The trial court found that the mother had no intention of actually separating herself from the man who allegedly molested her daughter. Based upon the foregoing facts, we find the trial court's judgment finding the mother unfit to be supported by clear and convincing evidence.

Our review of the trial court's judgment indicates the court found the father unfit because the children were terrified of his wife and because he is immature. However, from a complete review of the evidence, we conclude that the finding that the father is unfit is not supported by clear and convincing evidence.

The only testimony regarding the children's fear of the father's wife was that of the paternal grandmother. She testified that she believed the children were afraid of their stepmother's harsh voice. She testified that the father's wife did not yell or raise her voice to the children, but that her voice was harsh. She further testified that the father's wife was very strict with the children, but that she had never seen her abuse the children.

The paternal grandmother expressed concern about the children's eating habits. She testified that the father's wife had asked her not to let the children eat snacks after school. The father testified that when the paternal grandmother baby-sat the children after school, she would allow them to eat snacks and the children would not eat supper when they got home. The paternal grandmother testified that she had tried to buy L.W. an ice cream, but that L.W. was too afraid of getting in trouble for eating snacks. The mother testified that she was terrified of the way the children were treated while living with the father.

The father admitted that sometimes he does not allow the paternal grandmother to baby-sit the children. He explained that he and his new wife have a child and that the paternal grandmother refuses to keep all three children at the same time. He testified that the children did not understand why and that this would hurt his youngest child. There was evidence that the paternal grandmother is not in good health and is not capable of caring for all three children at the same time. The father admitted that he and his mother, the paternal grandmother, do not have a good relationship.

Before the final hearing began, the guardian ad litem expressed concern that M.W. was being taken to day care when she could be spending the day with the paternal grandmother. The guardian ad litem also expressed a concern that the husband's wife's mother sometimes cared for and baby-sat the children, instead of *1102 the paternal grandmother. The guardian ad litem's concern was that "[t]here's no blood relation between that woman and [L.W.]." However, the guardian ad litem did not express any concerns that the father was "unfit."

The pastor of the father's church testified that the children and the father and his wife attended church and that they appeared to be a stable family. L.W.'s teacher testified that she was well adjusted and did well in first grade. A counselor who had had sessions with L.W. from March 1999 through November 1999 testified that L.W. discussed her family during sessions and that she had never discussed any problems with her father or her father's wife.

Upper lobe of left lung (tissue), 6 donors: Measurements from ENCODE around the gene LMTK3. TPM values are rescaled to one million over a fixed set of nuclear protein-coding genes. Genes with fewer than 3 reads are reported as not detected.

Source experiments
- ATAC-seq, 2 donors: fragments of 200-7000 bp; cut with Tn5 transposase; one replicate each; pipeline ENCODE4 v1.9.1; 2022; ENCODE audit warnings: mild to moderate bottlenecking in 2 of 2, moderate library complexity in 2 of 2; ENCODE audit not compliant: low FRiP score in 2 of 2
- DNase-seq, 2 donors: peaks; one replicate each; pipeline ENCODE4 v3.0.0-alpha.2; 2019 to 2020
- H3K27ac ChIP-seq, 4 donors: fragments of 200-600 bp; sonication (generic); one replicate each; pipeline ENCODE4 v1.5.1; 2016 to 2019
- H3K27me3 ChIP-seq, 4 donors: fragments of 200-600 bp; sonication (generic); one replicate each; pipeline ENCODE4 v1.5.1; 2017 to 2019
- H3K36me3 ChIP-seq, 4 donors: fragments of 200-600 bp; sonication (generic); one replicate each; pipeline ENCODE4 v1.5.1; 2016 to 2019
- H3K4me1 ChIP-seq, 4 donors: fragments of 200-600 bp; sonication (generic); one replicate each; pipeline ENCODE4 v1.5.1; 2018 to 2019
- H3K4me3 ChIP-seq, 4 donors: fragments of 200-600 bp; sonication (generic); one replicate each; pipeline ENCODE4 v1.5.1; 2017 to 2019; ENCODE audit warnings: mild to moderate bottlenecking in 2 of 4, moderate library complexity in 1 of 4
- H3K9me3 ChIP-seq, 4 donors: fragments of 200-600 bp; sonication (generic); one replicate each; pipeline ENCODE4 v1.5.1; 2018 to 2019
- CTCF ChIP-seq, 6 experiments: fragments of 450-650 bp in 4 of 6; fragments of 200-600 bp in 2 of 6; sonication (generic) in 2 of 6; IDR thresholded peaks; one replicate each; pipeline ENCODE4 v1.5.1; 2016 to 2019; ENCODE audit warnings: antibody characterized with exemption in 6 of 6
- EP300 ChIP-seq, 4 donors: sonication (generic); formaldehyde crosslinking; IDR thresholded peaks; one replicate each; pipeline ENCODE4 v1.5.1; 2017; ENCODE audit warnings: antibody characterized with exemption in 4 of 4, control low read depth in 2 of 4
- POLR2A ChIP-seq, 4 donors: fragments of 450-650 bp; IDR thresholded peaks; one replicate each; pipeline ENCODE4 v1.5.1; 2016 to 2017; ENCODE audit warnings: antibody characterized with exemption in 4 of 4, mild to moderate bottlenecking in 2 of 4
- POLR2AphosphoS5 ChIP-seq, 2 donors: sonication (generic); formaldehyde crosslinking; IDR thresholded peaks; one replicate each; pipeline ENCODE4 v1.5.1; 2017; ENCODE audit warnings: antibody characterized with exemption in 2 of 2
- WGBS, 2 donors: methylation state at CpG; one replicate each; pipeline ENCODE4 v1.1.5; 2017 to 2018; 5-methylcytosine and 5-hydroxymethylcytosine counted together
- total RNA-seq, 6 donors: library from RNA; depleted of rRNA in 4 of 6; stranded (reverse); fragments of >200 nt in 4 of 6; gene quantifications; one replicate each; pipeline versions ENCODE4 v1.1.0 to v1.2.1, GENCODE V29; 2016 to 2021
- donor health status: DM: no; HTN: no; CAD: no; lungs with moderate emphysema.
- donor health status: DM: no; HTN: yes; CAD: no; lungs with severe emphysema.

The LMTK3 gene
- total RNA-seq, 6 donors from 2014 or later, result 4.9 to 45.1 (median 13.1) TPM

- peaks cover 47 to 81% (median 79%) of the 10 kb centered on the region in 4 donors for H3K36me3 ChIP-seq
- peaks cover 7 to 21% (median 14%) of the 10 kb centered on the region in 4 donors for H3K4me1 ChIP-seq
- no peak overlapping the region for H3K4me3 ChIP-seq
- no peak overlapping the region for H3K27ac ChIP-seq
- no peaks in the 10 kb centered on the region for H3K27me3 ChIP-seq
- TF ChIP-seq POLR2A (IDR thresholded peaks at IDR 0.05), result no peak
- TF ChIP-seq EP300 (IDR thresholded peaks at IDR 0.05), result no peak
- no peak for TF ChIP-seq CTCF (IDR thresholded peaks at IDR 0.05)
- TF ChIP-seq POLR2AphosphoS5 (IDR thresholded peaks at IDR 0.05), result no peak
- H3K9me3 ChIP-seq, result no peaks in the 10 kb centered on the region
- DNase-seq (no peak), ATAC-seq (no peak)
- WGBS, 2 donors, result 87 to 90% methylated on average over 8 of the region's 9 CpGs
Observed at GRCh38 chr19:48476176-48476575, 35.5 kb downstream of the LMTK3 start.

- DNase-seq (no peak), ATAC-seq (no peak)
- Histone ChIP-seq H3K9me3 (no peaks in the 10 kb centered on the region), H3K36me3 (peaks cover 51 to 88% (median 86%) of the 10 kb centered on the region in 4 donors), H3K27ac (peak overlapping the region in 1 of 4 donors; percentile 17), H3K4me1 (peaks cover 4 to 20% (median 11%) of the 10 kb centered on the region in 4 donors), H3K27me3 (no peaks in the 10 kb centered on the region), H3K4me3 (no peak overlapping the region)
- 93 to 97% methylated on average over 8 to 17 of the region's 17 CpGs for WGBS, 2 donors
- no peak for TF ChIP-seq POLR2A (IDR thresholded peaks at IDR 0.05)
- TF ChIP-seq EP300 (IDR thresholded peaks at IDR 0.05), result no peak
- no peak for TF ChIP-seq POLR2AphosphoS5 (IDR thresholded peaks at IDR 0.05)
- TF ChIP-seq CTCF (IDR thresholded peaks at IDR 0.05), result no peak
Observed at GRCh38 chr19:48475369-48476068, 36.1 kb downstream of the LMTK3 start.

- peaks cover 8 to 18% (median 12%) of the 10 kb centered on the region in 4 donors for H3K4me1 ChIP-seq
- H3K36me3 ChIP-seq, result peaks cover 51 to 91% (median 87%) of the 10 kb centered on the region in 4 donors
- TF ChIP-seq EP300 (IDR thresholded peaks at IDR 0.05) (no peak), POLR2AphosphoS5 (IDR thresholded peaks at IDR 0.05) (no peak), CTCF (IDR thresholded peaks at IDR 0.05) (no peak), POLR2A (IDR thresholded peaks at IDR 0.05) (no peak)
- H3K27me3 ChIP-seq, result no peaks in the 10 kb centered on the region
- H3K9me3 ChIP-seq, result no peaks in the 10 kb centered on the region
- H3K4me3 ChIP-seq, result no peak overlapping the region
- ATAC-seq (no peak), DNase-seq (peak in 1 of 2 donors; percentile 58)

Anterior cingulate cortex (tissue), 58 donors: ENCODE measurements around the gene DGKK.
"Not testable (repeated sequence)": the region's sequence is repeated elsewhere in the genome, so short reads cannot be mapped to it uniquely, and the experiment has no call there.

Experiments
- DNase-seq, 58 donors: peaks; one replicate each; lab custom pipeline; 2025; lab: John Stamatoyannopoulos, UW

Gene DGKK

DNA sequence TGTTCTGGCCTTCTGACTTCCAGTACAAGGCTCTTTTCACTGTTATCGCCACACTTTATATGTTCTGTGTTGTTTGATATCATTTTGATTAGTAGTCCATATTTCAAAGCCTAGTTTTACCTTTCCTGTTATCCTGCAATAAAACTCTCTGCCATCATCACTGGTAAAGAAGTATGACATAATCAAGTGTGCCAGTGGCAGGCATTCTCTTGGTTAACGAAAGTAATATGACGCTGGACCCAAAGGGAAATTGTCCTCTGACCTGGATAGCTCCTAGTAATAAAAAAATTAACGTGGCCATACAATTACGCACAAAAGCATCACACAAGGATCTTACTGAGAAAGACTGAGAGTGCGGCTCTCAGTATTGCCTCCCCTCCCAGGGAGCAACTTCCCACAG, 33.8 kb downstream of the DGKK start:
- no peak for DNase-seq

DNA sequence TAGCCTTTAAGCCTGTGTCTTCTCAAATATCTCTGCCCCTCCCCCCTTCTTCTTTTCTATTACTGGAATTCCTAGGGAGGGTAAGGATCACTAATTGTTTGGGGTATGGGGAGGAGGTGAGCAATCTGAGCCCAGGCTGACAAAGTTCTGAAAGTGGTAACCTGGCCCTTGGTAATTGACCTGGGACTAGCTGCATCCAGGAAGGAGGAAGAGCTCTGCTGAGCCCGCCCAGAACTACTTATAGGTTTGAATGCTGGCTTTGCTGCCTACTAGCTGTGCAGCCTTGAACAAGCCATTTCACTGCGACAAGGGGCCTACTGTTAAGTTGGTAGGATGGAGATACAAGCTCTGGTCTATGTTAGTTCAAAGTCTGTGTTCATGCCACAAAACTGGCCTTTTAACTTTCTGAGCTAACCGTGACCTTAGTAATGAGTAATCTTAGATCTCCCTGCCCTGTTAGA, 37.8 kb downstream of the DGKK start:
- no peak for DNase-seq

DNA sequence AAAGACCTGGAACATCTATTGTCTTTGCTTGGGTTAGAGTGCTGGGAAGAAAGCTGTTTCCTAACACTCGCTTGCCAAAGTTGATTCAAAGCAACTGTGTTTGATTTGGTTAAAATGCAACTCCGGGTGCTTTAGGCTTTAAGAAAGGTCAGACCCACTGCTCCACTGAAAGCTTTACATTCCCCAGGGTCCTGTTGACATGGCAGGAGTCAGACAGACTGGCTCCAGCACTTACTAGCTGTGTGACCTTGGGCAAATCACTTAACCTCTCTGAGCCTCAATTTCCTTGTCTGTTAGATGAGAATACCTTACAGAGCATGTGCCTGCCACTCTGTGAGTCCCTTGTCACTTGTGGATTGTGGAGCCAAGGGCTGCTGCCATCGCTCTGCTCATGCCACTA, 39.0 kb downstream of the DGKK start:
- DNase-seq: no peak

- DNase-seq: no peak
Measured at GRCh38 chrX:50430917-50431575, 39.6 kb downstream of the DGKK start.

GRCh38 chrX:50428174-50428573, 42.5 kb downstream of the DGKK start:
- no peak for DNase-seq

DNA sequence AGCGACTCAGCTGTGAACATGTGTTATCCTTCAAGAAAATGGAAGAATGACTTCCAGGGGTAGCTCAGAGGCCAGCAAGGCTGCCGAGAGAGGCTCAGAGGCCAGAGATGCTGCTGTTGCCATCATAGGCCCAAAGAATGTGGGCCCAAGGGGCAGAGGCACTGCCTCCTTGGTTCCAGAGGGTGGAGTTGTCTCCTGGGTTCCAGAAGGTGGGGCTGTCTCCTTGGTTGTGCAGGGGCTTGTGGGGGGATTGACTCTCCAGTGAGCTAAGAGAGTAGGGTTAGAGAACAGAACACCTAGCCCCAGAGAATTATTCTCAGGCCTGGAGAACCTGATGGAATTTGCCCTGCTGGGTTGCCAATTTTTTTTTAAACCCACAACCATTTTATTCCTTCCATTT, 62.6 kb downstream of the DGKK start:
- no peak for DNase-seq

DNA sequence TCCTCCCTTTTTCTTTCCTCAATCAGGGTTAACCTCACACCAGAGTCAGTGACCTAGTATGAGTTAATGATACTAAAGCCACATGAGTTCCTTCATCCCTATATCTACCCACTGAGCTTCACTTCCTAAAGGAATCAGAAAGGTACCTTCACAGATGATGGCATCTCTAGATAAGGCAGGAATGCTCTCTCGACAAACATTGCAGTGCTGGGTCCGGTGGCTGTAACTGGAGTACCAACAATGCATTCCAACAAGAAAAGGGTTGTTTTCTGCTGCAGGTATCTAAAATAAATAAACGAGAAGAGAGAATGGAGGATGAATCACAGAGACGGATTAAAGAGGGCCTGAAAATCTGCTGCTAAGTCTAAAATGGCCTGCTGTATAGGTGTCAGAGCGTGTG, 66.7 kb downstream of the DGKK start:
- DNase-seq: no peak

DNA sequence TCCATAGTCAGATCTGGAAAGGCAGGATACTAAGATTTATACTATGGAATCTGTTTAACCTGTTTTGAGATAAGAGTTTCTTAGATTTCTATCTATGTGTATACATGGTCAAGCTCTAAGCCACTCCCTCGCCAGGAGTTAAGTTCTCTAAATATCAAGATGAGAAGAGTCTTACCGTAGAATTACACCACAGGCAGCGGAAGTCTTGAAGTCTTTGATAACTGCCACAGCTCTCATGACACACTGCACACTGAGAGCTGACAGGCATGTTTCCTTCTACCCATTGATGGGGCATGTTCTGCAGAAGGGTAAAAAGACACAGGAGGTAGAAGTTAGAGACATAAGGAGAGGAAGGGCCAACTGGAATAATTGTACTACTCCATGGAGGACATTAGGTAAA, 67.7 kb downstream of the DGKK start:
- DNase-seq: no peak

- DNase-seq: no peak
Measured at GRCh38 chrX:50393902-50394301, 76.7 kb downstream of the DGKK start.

It is well settled in Alabama that, although the child's best interests are paramount in custody disputes, a parent maintains a prima facie right to custody of his or her child that is superior to any custodial rights asserted by a nonparent. Ex parte Terry, 494 So. 2d 628 (Ala.1986). The law presumes that the best interests of the child are served by being with the parent. Terry, supra. Absent a prior order removing custody from a parent, a nonparent seeking custody may overcome the strong presumptive superior right of that parent to have custody of his or her child only by presenting "clear and convincing evidence that the parent is so unfit or unsuited for custody that the best interest of the child will be served by granting custody to the third person." Terry, 494 So. 2d at 630. Additionally, we note that grandparents do not stand as equals with parents in a custody dispute. See Matthews v. Matthews, 659 So. 2d 621, 622 (Ala.Civ.App.1994).

There was not clear and convincing evidence indicating that the father is unfit or unsuited for custody of his children. The evidence presented shows that the father maintains employment and a home for his family and provides for them financially. Upon hearing the allegations of sexual abuse, he petitioned for and received custody of the children. The children have resided with him since that determination. In order for the court to award custody of these children to the paternal grandparents, the paternal grandparents had the burden of presenting clear and convincing evidence indicating that the father was unfit or unsuited for custody. Moreover, such evidence would have to be strong enough to overcome the father's "strong presumptive superior right" to have custody of his children. That burden was not met in this case.

Although the trial court found the father unfit, it also awarded him joint legal custody of the children. An award of joint custody is certainly contrary to a finding of unfitness. How could the trial court find that there was clear and convincing evidence that the father was unfit or unsuited for custody and yet, in the same order, award him joint legal custody?

Based upon the foregoing, that portion of the judgment awarding the grandparents joint legal and physical custody of the children is reversed.

The father makes two additional arguments on appeal. He argues that the court erred in awarding the mother unsupervised visitation and in ordering that the guardian ad litem fees be paid by him and the mother. However, these arguments are not supported by authority. Therefore, he has failed to comply with the requirements of Rule 28(a)(5), Ala.R.App.P., as to those two issues. When an appellant fails to comply with Rule 28(a)(5), this court will affirm the judgment of the trial court. Harris v. Harris, 528 So. 2d 866 (Ala.Civ. App.1988).

*1103 AS TO THE APPEAL: AFFIRMED IN PART, REVERSED IN PART, AND REMANDED. AS TO THE CROSS-APPEAL: AFFIRMED.

ROBERTSON, P.J., and THOMPSON, J., concur.

YATES and CRAWLEY, JJ., concur in the result.